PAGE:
Given the massive media coverage of the Iraq War, and the pop-culture fashion of being opposed to it, one could be led to think that this is one of the most major wars ever fought. Therein lies the proof that we are actually living in the most peaceful time ever in human history.
Just a few decades ago, wars and genocides killing upwards of a million people were commonplace, with more than one often underway at once. Remember these?
Second Congo War (1998-2002) : 3.6 million deaths
Iran-Iraq War (1980-88) : 1.5 million deaths
Soviet Invasion of Afghanistan (1979-89) : 1 million deaths
Khmer Rouge (1975-79) : 1.7 million deaths from genocide
Bangladesh Liberation War (1971) : 1.5 million deaths from genocide
Vietnam War (1957-75) : 2.4 million deaths
Korean War (1950-53) : 3 million deaths
This list is my no means complete, as wars killing fewer than one million people are not even listed. At least 30 other wars killed over 20,000 people each, between 1945 and 1989.
If we go further back to the period from 1900-1945, we can see that multiple wars were being simultaneously fought across the world. Going further back still, the 19th century had virtually no period without at least two major wars being fought.
We can thus conclude that by historical standards, the current Iraq War is tiny, and can barely be found on the list of historical death tolls. That it gets so much attention merely indicates how little warfare is going on in the world.
Why have so many countries quitely adapted to peaceful coexistence? Why is a war between Britain and France, or Russia and Germany, or the US and Japan, nearly impossible today?
We can start with the observation that never have two democratic countries, with per-capita GDPs greater than $10,000/year, gone to war with each other. The decline in warfare in Europe and Asia corelates closely with multiple countries meeting these two conditions over the last few decades, and this can continue as more countries graduate to this standard of freedom and wealth. The chain of logic is as follows :
1) Nations with elected governments and free-market systems tend to be the overwhelming majority of countries that achieve per-capita incomes greater than $10,000/year. Only a few oil-rich monarchies are the exception to this rule.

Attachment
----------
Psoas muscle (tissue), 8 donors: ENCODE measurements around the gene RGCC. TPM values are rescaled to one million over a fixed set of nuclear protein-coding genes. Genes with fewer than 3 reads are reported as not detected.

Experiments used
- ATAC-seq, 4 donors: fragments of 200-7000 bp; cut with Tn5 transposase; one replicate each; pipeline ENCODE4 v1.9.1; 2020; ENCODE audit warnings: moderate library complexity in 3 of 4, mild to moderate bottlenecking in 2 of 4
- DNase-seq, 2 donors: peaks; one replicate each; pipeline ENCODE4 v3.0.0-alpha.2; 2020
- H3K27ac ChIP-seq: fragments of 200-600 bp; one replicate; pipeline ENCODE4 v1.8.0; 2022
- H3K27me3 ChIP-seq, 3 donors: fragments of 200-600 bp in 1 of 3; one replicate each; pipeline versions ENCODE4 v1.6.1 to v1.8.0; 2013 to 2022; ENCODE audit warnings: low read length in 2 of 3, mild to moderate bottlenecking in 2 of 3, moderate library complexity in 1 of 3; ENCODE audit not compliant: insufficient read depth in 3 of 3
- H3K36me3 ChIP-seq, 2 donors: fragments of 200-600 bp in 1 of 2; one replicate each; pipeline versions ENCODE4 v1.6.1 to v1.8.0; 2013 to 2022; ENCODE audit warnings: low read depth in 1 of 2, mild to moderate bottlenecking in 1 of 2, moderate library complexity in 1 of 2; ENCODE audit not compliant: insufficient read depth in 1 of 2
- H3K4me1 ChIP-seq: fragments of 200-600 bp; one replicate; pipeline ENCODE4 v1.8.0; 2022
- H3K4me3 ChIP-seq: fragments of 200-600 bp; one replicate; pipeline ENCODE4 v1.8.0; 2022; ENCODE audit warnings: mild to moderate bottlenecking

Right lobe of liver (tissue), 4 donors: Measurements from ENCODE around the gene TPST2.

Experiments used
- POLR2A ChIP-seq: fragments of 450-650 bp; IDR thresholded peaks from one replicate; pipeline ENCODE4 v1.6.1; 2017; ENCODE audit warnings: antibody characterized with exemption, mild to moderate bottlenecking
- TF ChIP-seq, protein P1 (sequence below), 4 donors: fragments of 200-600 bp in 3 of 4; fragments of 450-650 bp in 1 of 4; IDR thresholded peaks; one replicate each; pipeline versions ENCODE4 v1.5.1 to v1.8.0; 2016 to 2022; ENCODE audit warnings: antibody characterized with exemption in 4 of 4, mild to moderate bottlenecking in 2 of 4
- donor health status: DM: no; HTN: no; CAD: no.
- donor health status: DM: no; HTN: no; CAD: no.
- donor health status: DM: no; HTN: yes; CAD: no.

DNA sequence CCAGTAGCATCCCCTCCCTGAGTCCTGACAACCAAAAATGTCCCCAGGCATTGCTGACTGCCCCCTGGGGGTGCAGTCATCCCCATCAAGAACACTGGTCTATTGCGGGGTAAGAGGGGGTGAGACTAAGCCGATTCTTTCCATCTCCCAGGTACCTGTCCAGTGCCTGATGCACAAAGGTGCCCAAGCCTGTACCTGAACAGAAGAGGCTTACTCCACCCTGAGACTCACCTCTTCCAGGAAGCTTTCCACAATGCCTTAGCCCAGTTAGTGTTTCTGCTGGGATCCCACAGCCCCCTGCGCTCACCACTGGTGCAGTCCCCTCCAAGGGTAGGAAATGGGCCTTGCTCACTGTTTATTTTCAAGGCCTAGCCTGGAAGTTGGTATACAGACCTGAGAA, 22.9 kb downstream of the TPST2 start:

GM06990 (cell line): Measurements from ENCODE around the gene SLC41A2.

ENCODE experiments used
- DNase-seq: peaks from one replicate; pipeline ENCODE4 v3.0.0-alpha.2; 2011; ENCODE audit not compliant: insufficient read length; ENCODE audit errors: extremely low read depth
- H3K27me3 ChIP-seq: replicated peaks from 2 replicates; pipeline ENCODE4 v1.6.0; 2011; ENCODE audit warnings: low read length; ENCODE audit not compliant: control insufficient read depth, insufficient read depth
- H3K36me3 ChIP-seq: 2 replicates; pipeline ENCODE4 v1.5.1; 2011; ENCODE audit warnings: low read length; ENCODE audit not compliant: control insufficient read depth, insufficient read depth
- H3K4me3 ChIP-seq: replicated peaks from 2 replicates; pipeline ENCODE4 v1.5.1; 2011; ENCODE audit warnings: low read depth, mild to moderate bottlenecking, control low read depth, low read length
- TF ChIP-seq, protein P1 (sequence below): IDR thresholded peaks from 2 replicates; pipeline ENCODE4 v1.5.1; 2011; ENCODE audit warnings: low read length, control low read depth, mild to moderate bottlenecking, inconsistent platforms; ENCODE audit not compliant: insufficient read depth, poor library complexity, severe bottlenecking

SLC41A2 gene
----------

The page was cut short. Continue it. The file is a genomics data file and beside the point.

2) A nation with high per-capita income tends to conduct extensive trade with other nations of high prosperity, resulting in the ever-deepening integration of these economies with each other. A war would disrupt the economies of both participants as well as those of neutral trading partners. Since the citizens of these nations would suffer financially from such a war, it is not considered by elected officials.
3) As more of the world's people gain a vested interest in the stability and health of the interlocking global economic system, fewer and fewer countries will consider international warfare as anything other than a lose-lose proposition.
4) More nations can experience their citizenry moving up Maslow's Hierarchy of Needs, allowing knowledge-based industries thrive, and thus making international trade continuously easier and more extensive.
5) Since economic growth is continuously accelerating, many countries crossed the $10,000/yr barrier in just the last 20 years, and so the reduction in warfare after 1991 years has been drastic, even if there was little apparent reduction over the 1900-1991 period.
This explains the dramatic decline in war deaths across Europe, East Asia, and even Latin America over the last few decades. Thomas Friedman has a similar theory, called the Dell Theory of Conflict Prevention, wherein no two countries linked by a major supply chain/trade network (such as that of Dell Computer), have ever gone to war with each other, as the cost of war is prohibitive to both parties. But what can we expect in the future? Stay tuned for Part II tomorrow.